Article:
Through the 80’s & 90’s Fangoria magazine was the one and only source of what was coming out in the pulsating world of horror cinema. For a period of this time you couldn’t move for seeing Robert England’s burned twisted face courtesy of some Kevin Yagher make up. It was a perfect combination of talents. I always saw the images from 1989’s The Phantom of the Opera all over Fangoria, it looked horrific but alas it passed me by on VHS, until now and in lovely HD!
Dwight H. Little had already made ‘Halloween 4’ & was about to make Steven Segal standout ‘Marked for Death’ so MGM must have thought that an action/horror director was a good fit for a story set in 1881 about a mad musician chasing a lost love…. I mean, it is about that, however this WAS the 80’s. ..THE 1980’s.
The story is bookended in modern day New York as our beautiful, young opera hopeful is subconsciously transported back to 1881 via a broken mirror and into the body of the Phantom’s muse. None of the songs from the stage show are present here, some hints at the music maybe but this film is all about the horror and using Englunds ‘Freddy Kruger’ menace to full effect. Yagher (Elm Street 2, 3 & 4/Trick or Treat) is on board in the makeup department and in true 80’s fashion buckets of blood ensue. The film itself is a turkey, bad pacing, awful characters but who cares. It’s a total romp! Early appearances from Bill Nighy! and SNL’S Molly Shannon is good to see. Englund is excellent in the role of the Phantom, he is basically Freddy in period dress, and he decapitates, skins and burns all that oppose him in his quest for love. The big draw here is that it’s an FX film, lots of shots of Phantom peeling off his makeshift face made from victim’s skin and several strong gore scenes.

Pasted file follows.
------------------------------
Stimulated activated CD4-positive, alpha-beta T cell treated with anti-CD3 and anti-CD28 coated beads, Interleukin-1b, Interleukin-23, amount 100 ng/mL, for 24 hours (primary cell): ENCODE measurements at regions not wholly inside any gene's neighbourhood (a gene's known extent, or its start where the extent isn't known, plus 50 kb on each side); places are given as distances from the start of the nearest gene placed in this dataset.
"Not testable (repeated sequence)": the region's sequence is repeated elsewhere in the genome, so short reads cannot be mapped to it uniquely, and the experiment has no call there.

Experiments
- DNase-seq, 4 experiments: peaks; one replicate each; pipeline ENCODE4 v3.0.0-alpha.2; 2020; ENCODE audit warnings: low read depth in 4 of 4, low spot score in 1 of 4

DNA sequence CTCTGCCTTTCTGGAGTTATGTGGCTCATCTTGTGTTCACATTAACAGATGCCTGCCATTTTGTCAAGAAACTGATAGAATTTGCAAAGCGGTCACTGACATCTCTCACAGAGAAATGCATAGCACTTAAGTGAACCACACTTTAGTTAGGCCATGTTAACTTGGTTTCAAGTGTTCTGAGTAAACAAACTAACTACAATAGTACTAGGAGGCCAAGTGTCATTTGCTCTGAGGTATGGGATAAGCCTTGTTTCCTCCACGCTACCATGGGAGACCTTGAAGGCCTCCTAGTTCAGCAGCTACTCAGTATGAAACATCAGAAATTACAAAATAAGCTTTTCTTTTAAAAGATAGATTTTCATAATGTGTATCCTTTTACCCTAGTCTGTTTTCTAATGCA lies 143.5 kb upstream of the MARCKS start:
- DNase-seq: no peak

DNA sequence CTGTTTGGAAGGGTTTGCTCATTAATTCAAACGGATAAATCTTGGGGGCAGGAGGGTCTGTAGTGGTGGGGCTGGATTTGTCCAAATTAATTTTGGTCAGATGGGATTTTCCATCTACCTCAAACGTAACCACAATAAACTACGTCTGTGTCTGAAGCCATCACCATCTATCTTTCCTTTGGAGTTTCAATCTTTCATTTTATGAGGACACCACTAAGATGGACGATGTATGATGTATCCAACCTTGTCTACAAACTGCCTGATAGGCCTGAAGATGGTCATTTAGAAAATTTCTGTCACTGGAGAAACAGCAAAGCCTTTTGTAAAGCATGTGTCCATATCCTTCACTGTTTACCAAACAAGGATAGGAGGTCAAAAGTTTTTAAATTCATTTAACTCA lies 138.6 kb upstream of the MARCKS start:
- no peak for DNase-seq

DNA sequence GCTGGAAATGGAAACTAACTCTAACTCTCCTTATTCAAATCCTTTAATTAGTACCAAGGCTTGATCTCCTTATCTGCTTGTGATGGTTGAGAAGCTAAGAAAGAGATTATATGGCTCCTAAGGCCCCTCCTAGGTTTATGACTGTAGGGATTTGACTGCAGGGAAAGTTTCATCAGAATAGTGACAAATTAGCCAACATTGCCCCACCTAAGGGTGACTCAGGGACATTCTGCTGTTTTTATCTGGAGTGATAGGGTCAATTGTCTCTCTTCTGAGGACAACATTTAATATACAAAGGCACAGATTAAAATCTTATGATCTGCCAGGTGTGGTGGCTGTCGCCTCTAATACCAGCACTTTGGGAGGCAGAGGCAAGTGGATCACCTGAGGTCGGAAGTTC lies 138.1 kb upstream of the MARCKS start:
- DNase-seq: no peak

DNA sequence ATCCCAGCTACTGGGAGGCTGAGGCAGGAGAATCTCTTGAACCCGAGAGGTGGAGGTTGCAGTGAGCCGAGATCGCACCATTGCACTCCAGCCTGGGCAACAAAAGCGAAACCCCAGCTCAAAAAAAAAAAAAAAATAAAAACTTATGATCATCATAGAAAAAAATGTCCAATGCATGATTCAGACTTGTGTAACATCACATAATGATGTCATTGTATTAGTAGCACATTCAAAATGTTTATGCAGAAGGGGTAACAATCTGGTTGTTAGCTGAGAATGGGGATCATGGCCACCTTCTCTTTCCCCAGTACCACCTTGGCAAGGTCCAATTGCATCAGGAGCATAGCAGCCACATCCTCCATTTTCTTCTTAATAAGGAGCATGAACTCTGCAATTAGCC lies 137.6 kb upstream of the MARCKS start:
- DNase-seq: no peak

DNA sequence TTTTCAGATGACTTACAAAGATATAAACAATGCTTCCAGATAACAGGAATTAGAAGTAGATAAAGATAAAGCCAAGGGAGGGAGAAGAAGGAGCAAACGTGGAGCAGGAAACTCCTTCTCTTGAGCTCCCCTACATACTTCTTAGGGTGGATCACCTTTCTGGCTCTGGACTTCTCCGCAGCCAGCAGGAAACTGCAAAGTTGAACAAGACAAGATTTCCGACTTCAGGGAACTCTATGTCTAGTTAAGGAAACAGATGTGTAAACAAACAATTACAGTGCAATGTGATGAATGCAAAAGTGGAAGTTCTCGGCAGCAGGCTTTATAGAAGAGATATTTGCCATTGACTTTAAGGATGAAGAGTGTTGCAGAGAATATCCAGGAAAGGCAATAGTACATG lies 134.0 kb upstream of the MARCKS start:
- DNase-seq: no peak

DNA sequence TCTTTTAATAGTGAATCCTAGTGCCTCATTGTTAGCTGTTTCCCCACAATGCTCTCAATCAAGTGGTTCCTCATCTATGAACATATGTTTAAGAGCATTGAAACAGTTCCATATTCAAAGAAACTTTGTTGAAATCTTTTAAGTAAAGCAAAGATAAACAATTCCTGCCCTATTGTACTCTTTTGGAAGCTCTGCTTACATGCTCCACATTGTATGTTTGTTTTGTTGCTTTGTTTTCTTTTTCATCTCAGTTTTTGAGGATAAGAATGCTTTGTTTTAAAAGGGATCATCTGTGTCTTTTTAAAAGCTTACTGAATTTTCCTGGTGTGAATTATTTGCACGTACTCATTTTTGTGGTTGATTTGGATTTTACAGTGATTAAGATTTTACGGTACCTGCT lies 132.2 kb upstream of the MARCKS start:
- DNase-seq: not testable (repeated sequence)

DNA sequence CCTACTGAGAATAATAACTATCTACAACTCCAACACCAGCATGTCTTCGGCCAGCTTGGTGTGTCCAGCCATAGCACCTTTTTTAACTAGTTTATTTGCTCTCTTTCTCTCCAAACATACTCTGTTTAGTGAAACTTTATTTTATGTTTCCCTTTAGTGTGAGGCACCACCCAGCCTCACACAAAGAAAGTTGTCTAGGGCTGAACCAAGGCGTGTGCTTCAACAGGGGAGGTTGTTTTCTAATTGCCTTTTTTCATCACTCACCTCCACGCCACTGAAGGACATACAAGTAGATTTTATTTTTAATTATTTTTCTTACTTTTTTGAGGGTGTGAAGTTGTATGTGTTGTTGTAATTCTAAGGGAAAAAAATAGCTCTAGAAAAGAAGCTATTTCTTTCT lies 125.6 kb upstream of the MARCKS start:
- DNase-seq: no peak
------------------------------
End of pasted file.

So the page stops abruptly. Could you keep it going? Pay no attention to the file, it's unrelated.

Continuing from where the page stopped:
The only major gripe I have about this release is that it’s the heavily cut US MGM DVD release which was butchered by the MPAA as were many slasher films of the time, by today’s standards this is pretty tame but this is the only known cut of the film available. I did feel like maybe a push for some of the lost gore scenes or a commentary could have gone some way to offer more as there are sadly no special features to speak of on this disk.
Also the blu-ray box states that it’s in 1.33:1 ratio (full screen) but the film is actually an anamorphic 1.85:1 widescreen that looks gorgeous in 1080p!
Overall this is a fine snapshot of the decade where horror and gore ruled.
Review by Ramrod from a disc kindly supplied by 101 Films.